The death on February 4 of Erick Lee Purkhiser, BKA Cramps singer Lux Interior — singer, writer, artist, 3D photographer, daredevil, shape shifter. Mojo Man from Mars, Ding Dong Daddy from Diddy Wah Diddy (as his surviving longtime partner in crime Poison Ivy described him) was as numbing and unacceptable a trauma as can be imagined, a black hole of tragedy that pulled the hearts of innumerable fans and friends down to the bitter deep end, but there had to be a formal farewell.
A public observance was unthinkable. Just picture the teeming, tearful confederacy of scum who'd show up. But Ivy hit on the perfect spot. Tucked off Sunset Boulevard in Pacific Palisades, the Self Realization Fellowship – Lake Shrine, a fave Elvis hang when he was in town during his mid-60's extracurricular spiritual quest, is an unspeakably beautiful setting and was ideal for Lux Interior's send-off, administered via an appropriately offbeat ceremony, the Astral Ascension.
Held on February 21 inside a reproduction of a 18th century windmill, the trans-denominational service was performed before an ornate sandalwood altar with a backdrop of six portraits — Jesus, Krishna and the Fellowships own assorted founding gurus; the mood was muted, bleak, and Ivy's entrance brought a flood of tears; clad in form fitting leopard print, she placed a Hurrell-style glamour portrait of Lux beside the rostrum where speakers would address the crowd of 50 or 60 people.
Minister Brahmachari Dale explained their hope-filled transitional view of death, read from the Bhagavad-Gita, recited the 23rd Psalm, and exhorted attendees to concentrate on sending messages of love to Lux's spirit — and damn, kiddies, it felt like he was right there in the room (when Ivy was arranging the service, she mentioned a similar predisposition, and the coordinator replied, “Oh, he will be there”).
Next, a musical interlude, Mary Mayo 's “For All We Know,” an evocative, psychedelic R&B ballad with simmering bubble sound effects and eerie theremin runs; musician and longtime Lux and Ivy chum Dave Stuckey spoke first, and his recollections brought booms of laughter: “We had gone to see [R&B star] Young Jesse at a very fancy French restaurant, and when Lux sat down at the table, he immediately picked up the elaborately folded napkin and put it on his head. It made a very nice hat.” At a Swap Meet, Lux came across a huge table of bootleg rock videos, one of them a Cramps tape. As Stuckey described it, he said “Watch this,” approached the seller, who was busy organizing his wares, held up the video “and asked him — in that voice — 'How much for this one?' The guys eyes bugged out and he stammered “It's . . it's . . free.”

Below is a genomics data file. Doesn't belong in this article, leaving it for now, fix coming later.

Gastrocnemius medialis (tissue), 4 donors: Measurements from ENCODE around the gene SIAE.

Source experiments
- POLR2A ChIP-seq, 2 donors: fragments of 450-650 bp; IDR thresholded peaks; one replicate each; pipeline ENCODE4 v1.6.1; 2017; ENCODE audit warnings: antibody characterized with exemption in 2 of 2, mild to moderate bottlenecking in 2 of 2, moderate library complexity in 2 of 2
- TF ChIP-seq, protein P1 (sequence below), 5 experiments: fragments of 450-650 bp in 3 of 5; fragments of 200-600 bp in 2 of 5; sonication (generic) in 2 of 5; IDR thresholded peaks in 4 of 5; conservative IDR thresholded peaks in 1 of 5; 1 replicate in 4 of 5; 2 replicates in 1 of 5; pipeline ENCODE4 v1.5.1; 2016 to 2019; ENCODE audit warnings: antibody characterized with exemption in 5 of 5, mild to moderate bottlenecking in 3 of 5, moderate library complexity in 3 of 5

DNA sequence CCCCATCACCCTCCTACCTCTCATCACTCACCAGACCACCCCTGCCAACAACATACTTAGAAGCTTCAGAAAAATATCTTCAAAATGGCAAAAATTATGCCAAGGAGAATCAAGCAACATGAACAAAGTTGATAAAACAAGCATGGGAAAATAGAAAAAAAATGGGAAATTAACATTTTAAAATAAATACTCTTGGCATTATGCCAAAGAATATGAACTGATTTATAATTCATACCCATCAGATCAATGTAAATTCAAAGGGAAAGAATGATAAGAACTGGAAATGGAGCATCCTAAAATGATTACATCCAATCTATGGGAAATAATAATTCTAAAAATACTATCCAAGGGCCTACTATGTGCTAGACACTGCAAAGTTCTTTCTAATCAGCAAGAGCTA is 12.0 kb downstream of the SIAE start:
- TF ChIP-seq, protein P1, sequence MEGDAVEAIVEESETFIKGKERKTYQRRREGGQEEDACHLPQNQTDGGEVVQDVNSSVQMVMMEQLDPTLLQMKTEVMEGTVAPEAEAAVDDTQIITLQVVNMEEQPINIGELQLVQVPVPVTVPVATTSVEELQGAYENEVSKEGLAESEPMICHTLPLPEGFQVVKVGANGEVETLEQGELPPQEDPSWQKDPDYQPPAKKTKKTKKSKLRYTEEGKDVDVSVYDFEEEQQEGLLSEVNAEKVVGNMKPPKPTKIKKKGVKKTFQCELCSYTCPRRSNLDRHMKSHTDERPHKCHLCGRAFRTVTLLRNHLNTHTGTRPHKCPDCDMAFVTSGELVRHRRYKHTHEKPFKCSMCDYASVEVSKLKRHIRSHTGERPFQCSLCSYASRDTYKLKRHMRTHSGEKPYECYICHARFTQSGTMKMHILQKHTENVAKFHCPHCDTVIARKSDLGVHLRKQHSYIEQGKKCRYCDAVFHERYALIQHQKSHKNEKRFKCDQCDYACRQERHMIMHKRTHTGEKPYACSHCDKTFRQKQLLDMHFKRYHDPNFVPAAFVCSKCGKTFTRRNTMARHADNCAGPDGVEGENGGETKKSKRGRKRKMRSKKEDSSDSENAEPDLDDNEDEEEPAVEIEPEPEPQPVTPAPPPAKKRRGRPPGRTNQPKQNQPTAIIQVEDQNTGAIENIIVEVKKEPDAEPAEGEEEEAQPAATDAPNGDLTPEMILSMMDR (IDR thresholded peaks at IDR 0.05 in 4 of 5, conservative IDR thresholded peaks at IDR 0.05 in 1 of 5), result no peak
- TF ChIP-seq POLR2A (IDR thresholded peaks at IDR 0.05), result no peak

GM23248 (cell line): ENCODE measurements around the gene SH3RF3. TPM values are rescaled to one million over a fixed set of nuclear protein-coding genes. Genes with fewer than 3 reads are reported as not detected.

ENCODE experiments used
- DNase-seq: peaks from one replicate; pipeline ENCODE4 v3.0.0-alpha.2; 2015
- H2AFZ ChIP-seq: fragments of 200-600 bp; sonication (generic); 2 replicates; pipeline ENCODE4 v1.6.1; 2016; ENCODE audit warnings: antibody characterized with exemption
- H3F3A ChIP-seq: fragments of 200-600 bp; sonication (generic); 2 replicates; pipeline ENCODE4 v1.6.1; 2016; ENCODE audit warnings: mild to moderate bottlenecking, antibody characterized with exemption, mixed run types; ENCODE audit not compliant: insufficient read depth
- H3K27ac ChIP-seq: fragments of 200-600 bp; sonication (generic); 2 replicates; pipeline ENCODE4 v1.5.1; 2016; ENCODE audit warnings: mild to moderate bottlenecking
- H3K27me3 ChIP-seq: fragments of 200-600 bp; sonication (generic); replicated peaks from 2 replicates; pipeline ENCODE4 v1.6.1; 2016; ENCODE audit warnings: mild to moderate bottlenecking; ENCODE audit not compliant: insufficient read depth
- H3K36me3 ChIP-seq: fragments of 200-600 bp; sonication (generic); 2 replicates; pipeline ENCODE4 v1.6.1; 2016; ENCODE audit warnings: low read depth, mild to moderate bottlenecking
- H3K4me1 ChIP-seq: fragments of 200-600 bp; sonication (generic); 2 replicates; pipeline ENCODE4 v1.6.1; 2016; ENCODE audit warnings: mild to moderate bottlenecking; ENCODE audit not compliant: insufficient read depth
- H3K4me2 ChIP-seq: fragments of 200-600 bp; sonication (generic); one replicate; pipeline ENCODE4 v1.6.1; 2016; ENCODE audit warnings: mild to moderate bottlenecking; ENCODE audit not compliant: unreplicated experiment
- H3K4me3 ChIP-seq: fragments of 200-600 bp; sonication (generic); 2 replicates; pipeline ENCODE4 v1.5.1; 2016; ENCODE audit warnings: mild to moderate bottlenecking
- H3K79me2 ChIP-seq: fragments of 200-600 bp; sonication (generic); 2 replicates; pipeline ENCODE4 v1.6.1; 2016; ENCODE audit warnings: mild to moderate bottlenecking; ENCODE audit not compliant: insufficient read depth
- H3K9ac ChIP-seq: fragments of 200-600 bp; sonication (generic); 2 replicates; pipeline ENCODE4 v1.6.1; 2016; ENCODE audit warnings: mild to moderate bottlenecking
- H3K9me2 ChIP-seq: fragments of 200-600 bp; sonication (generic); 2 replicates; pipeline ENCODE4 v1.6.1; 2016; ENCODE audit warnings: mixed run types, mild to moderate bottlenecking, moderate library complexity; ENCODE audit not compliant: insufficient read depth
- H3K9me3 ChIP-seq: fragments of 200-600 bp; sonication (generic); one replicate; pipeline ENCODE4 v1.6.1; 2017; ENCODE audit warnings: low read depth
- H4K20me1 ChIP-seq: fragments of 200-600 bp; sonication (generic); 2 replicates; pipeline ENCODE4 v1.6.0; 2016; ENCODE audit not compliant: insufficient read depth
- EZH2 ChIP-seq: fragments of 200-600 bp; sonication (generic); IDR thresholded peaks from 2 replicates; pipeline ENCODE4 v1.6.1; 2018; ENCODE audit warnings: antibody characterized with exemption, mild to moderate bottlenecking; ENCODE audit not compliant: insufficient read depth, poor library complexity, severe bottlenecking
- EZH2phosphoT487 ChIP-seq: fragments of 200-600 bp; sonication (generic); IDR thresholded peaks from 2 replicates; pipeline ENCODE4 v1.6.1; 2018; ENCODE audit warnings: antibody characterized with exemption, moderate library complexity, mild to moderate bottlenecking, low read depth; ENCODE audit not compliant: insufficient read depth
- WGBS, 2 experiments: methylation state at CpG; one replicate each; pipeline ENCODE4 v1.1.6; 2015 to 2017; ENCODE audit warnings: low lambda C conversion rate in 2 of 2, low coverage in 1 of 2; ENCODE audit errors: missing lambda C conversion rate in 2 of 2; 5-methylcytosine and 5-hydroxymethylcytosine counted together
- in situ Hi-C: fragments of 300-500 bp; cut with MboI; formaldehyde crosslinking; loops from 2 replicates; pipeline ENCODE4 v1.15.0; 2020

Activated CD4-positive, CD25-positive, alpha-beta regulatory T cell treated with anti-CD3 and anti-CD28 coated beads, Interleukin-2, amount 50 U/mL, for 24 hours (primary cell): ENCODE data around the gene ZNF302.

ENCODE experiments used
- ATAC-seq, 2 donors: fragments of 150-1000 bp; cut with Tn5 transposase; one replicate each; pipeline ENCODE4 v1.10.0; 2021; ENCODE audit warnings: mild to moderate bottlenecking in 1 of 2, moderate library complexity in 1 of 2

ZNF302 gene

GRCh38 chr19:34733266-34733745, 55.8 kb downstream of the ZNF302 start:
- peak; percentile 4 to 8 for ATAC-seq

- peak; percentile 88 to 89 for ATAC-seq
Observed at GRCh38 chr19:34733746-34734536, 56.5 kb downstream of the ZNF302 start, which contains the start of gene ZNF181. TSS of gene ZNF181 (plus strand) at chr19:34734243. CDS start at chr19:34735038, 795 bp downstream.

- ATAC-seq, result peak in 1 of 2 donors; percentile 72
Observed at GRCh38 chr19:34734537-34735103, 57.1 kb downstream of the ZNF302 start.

Former Mumps keyboardist Kirstian Hoffman, who had first allied himself with the couple at CBGB's almost 35 years ago, spoke next and began by pointing first at Lux's photo and then the portrait of Jesus, saying “I want to put this picture over there.” He also drew gales of additional yucks by talking about what a great visual artist Lux was, a fact emphasized when he produced a long player album by NYC rockabilly revivalist Robert Gordon, whose head shot cover art had been magnificently vandalized, a la Mad Magazine, with blacked teeth, a van dyke beard and a Rat Fink style swarm of flies (Lux's ire was raised by Gordon's choice to cover Cramps staple “The Way I Walk”). Hoffman also read a message from guitarist Kid Congo Powers (on tour in Europe), an affectionate, slightly skewed homage that reinforced just what a profound affect Lux had made on the lives of anyone who saw him perform or was fortunate enough to know him.
Dale proceeded; a flower ceremony, a fire ceremony, the Astral Ascension Prayer, a closing benediction and a final song, the Charades' version of 1939 Duke Ellington hit “Flamingo.” A severely cramped doo-woppy arrangement fraught with trashy guitar that, taken with the song's surrealist lyrics, provided a perfect coda. The stunned crowd, including Russ Meyer biographer Jimmy McDonough, comic-Sponge Bob voice Tom Kenny, In the Red Records' Larry Hardy, Johnny Legend, Charmin' Allan Larman, a slew of local underworld rock types and 3D camera buffs (an abiding passion of Lux's), wandered outside.
A reception followed at Silver Lake's Edendale Grill, much grimly carouse, a looping slide show of Lux baby and childhood shots, candid snaps (i.e. Lux wearing panties on his head — they made a very nice hat) and assorted live combat action photography. Muted chatter ensued and in an unexpected twist, I met the guy who was driving the day he and Lux famously pulled over to pick up a hitchhiker, who turned out to be Poison Ivy. “I only knew Lux for about three years, but I knew Erick very well,” he said. “Back then, I was his psychedelic partner, you might say, and a few years ago I got an e-mail from him saying “you don't know who this is” — of course I did — “but do you remember when we picked up that really pretty girl hitchhiker and your dog Wheezer jumped all over her? Well I've been jumping all over her for the past 35 years and we have a band called the Cramps.”
A first hand account of that fabled meeting was a knock out, but the finality of the day's tone overrode all else. As Poison Ivy herself wrote in the service-accompanying program, “Lux seemed like a creature from another world, with one foot already out of this dimension. As much as we might wonder 'Where are you now?' we can also wonder 'Where on Earth did you come from?' Now that's a mystery!”